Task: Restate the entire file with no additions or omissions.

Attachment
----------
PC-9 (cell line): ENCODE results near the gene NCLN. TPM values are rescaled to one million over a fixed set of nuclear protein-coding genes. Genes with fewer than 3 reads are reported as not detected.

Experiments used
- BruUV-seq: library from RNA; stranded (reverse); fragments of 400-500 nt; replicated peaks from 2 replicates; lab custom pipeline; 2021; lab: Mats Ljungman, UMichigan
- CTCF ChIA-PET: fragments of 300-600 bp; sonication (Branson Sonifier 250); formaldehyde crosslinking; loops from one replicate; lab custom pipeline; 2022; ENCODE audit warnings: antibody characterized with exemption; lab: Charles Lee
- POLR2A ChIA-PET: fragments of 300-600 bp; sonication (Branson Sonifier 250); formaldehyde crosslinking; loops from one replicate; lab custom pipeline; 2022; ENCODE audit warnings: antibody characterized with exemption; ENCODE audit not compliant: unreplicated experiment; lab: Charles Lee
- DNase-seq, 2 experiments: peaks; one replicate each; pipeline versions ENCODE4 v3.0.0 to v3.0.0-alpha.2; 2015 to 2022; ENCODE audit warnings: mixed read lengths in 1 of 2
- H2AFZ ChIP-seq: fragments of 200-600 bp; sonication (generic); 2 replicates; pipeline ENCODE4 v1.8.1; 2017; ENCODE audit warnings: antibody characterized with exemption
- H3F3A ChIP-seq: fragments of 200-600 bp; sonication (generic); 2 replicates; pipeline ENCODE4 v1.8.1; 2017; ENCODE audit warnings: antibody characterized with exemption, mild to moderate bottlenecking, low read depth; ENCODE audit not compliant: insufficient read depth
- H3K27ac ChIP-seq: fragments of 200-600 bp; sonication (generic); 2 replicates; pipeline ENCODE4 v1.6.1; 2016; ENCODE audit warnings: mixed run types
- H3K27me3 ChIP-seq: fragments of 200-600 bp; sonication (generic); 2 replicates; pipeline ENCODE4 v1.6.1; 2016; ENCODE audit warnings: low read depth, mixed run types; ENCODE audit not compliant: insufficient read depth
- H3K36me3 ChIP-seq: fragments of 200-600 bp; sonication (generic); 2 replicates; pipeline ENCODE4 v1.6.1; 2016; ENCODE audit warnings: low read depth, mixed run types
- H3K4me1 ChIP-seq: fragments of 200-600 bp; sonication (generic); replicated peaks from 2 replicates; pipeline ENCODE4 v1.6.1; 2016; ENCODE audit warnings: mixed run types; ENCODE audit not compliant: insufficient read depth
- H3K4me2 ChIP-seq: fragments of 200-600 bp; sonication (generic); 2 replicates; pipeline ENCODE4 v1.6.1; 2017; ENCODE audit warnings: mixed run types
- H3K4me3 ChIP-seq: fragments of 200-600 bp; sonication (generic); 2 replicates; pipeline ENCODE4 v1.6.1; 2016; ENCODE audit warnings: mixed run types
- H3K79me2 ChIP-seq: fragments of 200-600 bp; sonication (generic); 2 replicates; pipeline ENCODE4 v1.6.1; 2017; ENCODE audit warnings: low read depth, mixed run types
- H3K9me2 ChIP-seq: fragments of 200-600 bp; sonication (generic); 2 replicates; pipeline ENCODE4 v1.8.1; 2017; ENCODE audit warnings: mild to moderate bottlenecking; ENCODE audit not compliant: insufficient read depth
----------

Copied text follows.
PC-9 (cell line): ENCODE results near the gene NCLN. TPM values are rescaled to one million over a fixed set of nuclear protein-coding genes. Genes with fewer than 3 reads are reported as not detected.

Experiments used
- BruUV-seq: library from RNA; stranded (reverse); fragments of 400-500 nt; replicated peaks from 2 replicates; lab custom pipeline; 2021; lab: Mats Ljungman, UMichigan
- CTCF ChIA-PET: fragments of 300-600 bp; sonication (Branson Sonifier 250); formaldehyde crosslinking; loops from one replicate; lab custom pipeline; 2022; ENCODE audit warnings: antibody characterized with exemption; lab: Charles Lee
- POLR2A ChIA-PET: fragments of 300-600 bp; sonication (Branson Sonifier 250); formaldehyde crosslinking; loops from one replicate; lab custom pipeline; 2022; ENCODE audit warnings: antibody characterized with exemption; ENCODE audit not compliant: unreplicated experiment; lab: Charles Lee
- DNase-seq, 2 experiments: peaks; one replicate each; pipeline versions ENCODE4 v3.0.0 to v3.0.0-alpha.2; 2015 to 2022; ENCODE audit warnings: mixed read lengths in 1 of 2
- H2AFZ ChIP-seq: fragments of 200-600 bp; sonication (generic); 2 replicates; pipeline ENCODE4 v1.8.1; 2017; ENCODE audit warnings: antibody characterized with exemption
- H3F3A ChIP-seq: fragments of 200-600 bp; sonication (generic); 2 replicates; pipeline ENCODE4 v1.8.1; 2017; ENCODE audit warnings: antibody characterized with exemption, mild to moderate bottlenecking, low read depth; ENCODE audit not compliant: insufficient read depth
- H3K27ac ChIP-seq: fragments of 200-600 bp; sonication (generic); 2 replicates; pipeline ENCODE4 v1.6.1; 2016; ENCODE audit warnings: mixed run types
- H3K27me3 ChIP-seq: fragments of 200-600 bp; sonication (generic); 2 replicates; pipeline ENCODE4 v1.6.1; 2016; ENCODE audit warnings: low read depth, mixed run types; ENCODE audit not compliant: insufficient read depth
- H3K36me3 ChIP-seq: fragments of 200-600 bp; sonication (generic); 2 replicates; pipeline ENCODE4 v1.6.1; 2016; ENCODE audit warnings: low read depth, mixed run types
- H3K4me1 ChIP-seq: fragments of 200-600 bp; sonication (generic); replicated peaks from 2 replicates; pipeline ENCODE4 v1.6.1; 2016; ENCODE audit warnings: mixed run types; ENCODE audit not compliant: insufficient read depth
- H3K4me2 ChIP-seq: fragments of 200-600 bp; sonication (generic); 2 replicates; pipeline ENCODE4 v1.6.1; 2017; ENCODE audit warnings: mixed run types
- H3K4me3 ChIP-seq: fragments of 200-600 bp; sonication (generic); 2 replicates; pipeline ENCODE4 v1.6.1; 2016; ENCODE audit warnings: mixed run types
- H3K79me2 ChIP-seq: fragments of 200-600 bp; sonication (generic); 2 replicates; pipeline ENCODE4 v1.6.1; 2017; ENCODE audit warnings: low read depth, mixed run types
- H3K9me2 ChIP-seq: fragments of 200-600 bp; sonication (generic); 2 replicates; pipeline ENCODE4 v1.8.1; 2017; ENCODE audit warnings: mild to moderate bottlenecking; ENCODE audit not compliant: insufficient read depth